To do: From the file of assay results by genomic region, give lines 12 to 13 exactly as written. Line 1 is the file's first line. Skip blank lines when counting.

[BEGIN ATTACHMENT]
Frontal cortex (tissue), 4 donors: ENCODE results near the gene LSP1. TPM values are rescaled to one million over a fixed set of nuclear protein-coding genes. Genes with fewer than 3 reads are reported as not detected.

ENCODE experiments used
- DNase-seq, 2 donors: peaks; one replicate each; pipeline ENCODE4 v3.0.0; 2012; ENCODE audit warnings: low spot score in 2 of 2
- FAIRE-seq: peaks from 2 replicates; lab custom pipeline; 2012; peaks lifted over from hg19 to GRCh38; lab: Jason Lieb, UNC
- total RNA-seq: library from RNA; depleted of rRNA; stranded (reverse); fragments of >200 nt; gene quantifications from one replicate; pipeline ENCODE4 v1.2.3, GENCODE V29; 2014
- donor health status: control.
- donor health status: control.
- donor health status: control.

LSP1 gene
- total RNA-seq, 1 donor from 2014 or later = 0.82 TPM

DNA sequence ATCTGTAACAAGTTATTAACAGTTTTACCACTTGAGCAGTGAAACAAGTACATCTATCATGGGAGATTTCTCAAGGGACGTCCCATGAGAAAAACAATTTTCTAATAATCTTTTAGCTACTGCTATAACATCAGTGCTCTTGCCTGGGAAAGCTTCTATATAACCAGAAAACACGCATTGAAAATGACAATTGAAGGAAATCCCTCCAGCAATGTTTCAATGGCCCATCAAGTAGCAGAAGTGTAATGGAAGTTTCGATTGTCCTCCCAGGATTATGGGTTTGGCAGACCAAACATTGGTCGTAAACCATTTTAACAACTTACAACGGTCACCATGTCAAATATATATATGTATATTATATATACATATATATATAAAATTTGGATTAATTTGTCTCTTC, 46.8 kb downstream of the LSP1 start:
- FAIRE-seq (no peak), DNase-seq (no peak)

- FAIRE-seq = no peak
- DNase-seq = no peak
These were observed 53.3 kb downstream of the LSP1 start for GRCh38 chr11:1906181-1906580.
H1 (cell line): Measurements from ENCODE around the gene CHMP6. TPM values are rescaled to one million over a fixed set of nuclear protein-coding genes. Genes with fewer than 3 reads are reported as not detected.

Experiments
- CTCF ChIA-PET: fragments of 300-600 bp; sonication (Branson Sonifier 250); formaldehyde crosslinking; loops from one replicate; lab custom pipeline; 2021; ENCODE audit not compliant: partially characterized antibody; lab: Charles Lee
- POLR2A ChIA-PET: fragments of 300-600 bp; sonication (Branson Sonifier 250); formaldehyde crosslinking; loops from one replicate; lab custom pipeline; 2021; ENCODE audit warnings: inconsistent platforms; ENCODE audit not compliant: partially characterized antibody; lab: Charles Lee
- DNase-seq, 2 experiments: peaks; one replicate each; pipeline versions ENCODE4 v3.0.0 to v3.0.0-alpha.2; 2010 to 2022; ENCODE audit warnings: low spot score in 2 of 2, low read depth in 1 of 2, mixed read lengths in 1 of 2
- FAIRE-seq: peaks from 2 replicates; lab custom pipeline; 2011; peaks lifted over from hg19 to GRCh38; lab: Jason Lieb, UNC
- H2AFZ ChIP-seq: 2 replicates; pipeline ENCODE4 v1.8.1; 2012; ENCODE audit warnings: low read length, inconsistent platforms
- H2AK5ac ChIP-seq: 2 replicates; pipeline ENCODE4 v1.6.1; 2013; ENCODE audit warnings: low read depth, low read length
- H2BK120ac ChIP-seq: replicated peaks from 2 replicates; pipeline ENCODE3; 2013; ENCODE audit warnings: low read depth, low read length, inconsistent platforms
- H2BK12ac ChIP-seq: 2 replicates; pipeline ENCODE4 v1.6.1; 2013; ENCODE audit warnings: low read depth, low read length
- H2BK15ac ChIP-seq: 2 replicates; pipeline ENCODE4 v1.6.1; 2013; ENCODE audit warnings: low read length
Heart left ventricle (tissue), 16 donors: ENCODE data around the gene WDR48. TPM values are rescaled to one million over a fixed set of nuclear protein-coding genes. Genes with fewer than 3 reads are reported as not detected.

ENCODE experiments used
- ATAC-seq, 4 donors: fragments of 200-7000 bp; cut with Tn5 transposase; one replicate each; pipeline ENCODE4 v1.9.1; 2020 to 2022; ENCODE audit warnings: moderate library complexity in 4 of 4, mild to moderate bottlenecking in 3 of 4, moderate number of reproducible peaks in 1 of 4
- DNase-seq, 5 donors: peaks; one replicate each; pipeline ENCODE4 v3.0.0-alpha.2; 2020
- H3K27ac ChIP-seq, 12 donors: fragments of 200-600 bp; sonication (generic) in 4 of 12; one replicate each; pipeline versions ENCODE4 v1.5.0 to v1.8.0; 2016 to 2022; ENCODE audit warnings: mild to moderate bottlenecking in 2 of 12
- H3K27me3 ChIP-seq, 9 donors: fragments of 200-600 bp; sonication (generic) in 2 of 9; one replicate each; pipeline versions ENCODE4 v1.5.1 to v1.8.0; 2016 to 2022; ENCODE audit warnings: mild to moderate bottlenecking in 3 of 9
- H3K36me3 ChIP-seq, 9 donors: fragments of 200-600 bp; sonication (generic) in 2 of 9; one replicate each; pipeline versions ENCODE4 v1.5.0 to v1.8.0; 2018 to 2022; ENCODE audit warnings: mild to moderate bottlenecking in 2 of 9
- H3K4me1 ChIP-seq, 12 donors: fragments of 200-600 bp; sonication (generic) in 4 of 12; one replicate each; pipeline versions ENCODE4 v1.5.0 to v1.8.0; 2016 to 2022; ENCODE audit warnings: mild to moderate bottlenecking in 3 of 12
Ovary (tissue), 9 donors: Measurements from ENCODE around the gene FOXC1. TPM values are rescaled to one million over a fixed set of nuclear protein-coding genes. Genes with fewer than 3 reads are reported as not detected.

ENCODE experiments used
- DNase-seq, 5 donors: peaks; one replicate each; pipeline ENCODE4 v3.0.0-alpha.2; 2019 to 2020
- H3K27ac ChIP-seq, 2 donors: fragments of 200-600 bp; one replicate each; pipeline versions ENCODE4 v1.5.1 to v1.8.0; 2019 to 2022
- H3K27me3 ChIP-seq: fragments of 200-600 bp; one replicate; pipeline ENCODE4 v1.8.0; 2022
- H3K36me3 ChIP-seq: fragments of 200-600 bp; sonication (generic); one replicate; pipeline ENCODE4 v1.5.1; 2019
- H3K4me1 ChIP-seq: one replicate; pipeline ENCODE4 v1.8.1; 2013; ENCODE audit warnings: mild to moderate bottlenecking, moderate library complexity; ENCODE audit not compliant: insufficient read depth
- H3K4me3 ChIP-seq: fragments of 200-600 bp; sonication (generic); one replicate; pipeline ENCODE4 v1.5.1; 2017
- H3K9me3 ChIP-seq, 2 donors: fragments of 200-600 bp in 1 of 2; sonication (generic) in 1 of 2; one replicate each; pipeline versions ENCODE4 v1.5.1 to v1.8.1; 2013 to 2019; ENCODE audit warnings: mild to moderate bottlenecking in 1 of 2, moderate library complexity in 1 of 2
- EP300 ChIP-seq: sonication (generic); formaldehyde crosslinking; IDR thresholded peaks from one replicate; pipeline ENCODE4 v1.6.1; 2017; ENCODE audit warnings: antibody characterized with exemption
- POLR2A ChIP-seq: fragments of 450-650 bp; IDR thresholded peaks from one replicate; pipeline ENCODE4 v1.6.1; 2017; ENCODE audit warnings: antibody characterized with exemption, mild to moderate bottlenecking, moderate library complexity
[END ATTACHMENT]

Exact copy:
- FAIRE-seq (no peak), DNase-seq (no peak)

- FAIRE-seq = no peak